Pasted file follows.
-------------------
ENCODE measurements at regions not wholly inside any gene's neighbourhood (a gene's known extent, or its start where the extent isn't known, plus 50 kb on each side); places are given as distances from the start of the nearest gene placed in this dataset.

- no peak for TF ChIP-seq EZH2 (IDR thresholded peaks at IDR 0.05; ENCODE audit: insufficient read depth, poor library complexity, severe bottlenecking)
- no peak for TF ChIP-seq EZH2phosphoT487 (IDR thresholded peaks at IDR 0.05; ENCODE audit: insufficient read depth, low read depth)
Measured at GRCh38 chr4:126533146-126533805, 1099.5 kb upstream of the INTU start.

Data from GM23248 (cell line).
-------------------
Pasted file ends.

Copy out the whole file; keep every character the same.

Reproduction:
ENCODE measurements at regions not wholly inside any gene's neighbourhood (a gene's known extent, or its start where the extent isn't known, plus 50 kb on each side); places are given as distances from the start of the nearest gene placed in this dataset.

- no peak for TF ChIP-seq EZH2 (IDR thresholded peaks at IDR 0.05; ENCODE audit: insufficient read depth, poor library complexity, severe bottlenecking)
- no peak for TF ChIP-seq EZH2phosphoT487 (IDR thresholded peaks at IDR 0.05; ENCODE audit: insufficient read depth, low read depth)
Measured at GRCh38 chr4:126533146-126533805, 1099.5 kb upstream of the INTU start.

Data from GM23248 (cell line).